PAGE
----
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  1. Abstract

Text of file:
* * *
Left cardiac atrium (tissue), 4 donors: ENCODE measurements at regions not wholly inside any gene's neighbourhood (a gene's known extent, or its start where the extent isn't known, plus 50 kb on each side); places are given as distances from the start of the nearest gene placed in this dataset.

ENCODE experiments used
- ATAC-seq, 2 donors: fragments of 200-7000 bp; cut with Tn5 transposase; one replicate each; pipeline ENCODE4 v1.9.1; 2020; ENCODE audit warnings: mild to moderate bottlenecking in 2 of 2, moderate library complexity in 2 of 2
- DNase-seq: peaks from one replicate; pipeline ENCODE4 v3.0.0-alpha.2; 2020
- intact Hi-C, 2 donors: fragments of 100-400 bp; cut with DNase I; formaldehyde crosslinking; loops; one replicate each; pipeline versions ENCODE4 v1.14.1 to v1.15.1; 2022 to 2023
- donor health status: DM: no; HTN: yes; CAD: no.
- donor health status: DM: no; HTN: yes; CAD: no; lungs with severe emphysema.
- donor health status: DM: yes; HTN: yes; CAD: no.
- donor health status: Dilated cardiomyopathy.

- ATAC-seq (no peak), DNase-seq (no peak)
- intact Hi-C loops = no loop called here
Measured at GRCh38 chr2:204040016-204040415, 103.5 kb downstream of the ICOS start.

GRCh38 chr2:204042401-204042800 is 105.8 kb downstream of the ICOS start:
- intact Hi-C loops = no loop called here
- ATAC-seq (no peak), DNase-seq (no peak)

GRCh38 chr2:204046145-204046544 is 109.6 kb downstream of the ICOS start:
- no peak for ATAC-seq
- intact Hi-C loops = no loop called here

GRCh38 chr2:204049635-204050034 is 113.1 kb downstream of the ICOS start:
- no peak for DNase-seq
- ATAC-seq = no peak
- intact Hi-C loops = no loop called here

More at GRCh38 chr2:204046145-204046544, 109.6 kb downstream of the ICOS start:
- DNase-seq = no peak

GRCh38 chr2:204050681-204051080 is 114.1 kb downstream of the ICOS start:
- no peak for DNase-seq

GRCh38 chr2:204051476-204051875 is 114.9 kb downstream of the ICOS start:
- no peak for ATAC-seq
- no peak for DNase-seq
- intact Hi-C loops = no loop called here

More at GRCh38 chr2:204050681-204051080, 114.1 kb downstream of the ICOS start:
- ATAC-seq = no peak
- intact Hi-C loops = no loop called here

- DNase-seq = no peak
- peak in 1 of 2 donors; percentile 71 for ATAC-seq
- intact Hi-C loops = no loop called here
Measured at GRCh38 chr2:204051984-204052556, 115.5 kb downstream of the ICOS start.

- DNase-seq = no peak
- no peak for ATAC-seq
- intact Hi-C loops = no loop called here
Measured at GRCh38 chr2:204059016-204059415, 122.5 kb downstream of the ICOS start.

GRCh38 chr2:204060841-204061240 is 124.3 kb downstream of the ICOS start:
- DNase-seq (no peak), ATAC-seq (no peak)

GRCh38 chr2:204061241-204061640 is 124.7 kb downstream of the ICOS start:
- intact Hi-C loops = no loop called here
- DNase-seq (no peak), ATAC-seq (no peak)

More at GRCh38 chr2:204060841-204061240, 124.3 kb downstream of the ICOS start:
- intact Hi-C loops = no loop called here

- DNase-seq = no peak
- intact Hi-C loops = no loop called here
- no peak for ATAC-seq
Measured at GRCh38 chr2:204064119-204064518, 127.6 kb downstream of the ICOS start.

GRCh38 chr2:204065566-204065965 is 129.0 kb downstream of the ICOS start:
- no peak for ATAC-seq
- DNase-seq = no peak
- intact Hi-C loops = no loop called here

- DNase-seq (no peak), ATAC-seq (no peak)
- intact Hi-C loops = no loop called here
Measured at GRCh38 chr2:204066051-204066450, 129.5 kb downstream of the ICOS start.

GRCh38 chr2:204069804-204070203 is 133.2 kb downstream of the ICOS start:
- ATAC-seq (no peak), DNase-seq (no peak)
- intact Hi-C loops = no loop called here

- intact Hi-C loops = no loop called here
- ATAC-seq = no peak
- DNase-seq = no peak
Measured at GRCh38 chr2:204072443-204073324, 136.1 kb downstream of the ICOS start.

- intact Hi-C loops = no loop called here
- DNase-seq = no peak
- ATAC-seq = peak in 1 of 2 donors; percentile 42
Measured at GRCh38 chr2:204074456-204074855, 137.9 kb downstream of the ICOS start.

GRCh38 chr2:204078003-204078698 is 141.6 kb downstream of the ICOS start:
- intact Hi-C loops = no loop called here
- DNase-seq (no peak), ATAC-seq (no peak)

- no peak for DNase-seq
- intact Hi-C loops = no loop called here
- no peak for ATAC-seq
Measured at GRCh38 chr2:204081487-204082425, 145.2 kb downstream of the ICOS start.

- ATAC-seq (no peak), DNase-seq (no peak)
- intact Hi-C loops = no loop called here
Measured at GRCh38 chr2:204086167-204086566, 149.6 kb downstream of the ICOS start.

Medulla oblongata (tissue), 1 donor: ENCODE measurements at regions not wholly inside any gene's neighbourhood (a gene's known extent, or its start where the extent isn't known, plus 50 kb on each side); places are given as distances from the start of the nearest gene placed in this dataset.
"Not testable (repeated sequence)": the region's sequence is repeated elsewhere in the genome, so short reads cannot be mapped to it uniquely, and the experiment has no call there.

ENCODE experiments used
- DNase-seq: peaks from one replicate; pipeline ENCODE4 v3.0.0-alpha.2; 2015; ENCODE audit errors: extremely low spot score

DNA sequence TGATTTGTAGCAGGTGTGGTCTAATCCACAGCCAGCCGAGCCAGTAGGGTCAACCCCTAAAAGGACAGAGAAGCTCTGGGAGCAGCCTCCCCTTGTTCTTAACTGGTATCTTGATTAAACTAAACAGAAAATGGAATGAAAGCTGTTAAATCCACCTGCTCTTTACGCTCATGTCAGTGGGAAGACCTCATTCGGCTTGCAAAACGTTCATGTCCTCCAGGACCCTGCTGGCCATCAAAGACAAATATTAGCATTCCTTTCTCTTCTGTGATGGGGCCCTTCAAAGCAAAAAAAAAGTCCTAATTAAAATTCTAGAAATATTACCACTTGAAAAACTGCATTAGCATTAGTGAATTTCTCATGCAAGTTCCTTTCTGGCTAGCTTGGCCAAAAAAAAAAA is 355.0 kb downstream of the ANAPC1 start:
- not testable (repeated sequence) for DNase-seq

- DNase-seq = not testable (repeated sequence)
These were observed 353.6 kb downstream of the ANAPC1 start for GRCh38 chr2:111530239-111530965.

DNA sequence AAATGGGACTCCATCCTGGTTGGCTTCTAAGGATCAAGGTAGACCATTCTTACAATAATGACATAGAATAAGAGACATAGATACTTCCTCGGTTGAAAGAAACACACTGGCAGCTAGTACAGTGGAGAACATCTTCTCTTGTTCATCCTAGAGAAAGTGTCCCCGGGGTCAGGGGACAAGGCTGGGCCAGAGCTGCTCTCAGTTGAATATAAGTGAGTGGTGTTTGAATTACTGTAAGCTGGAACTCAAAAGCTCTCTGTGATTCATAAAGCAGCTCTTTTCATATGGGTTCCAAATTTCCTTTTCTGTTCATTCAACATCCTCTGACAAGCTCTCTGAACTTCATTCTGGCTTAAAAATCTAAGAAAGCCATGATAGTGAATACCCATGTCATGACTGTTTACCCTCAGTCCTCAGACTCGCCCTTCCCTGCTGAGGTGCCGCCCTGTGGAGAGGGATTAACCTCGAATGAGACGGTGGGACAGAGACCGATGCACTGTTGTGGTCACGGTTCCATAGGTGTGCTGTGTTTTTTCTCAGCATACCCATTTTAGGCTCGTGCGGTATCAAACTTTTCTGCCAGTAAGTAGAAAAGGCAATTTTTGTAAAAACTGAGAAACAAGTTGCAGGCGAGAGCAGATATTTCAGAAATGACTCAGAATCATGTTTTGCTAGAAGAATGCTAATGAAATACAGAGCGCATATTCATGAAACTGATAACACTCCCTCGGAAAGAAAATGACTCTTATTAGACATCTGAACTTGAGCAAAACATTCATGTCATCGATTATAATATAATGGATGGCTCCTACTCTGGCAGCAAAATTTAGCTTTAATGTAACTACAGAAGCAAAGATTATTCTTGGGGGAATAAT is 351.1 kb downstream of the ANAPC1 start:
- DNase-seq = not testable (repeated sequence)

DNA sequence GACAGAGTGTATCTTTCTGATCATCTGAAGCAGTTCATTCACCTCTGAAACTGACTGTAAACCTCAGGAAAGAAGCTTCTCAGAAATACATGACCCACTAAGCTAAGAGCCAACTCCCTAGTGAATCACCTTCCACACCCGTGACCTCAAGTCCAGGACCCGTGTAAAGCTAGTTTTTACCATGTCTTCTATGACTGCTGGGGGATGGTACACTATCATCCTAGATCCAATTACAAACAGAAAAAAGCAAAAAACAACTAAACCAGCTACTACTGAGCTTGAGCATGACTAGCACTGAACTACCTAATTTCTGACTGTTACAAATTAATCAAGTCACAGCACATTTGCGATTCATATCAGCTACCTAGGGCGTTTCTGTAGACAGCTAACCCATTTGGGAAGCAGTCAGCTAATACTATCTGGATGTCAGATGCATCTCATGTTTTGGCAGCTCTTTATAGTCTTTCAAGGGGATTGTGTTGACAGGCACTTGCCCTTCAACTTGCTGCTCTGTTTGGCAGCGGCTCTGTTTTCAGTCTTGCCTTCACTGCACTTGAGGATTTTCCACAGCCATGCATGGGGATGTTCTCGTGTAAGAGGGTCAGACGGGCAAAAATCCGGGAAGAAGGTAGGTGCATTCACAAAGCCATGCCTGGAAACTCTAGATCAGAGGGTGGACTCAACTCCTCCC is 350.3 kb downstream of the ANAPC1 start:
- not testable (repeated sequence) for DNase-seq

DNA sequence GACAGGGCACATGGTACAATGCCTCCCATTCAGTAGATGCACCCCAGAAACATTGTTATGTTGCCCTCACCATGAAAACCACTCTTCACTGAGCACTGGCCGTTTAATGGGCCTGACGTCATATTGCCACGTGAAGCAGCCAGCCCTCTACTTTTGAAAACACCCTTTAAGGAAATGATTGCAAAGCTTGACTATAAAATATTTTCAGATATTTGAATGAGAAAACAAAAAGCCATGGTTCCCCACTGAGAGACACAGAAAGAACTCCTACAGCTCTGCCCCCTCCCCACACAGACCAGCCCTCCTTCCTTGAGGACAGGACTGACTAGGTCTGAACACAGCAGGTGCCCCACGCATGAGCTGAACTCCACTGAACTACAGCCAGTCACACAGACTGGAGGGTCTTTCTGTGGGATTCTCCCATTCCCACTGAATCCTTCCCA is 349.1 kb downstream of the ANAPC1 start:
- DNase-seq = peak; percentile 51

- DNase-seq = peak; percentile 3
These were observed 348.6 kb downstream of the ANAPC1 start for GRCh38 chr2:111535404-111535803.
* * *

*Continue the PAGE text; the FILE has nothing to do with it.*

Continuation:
Reconstructing the strength and depth boundary of oxygen minimum zones (OMZs) in the glacial ocean advances our understanding of how OMZs respond to climate changes. While many efforts have inferred better oxygenation of the glacial Arabian Sea OMZ from qualitative indices, oxygenation and vertical extent of the glacial OMZ is not well quantified. Here we present glacial‐Holocene oxygen reconstructions in a depth transect of Arabian Sea cores ranging from 600 to 3,650 m water depths. We estimate glacial oxygen concentrations using benthic foraminiferal surface porosity and benthic carbon isotope gradient reconstructions. Compared to the modern Arabian Sea, glacial oxygen concentrations were approximately 10–15 μmol/kg higher in the shallow OMZ (<1,000 m), and 5–80 μmol/kg lower at greater depths (1,500–3,650 m). Our results suggest that the OMZ in the glacial Arabian Sea was slightly better oxygenated but remained in the upper 1,000 m. We propose that the small increase in oxygenation of the Arabian Sea OMZ during the last glacial period was due to weaker upper ocean stratification induced by stronger winter monsoon winds coupled with an increase in oxygen solubility due to lower temperatures, counteracting the effects of more oxygen consumption resulting from higher primary productivity. Large‐scale changes in ocean circulation may have also contributed to better ventilation of the glacial Arabian Sea OMZ.

     
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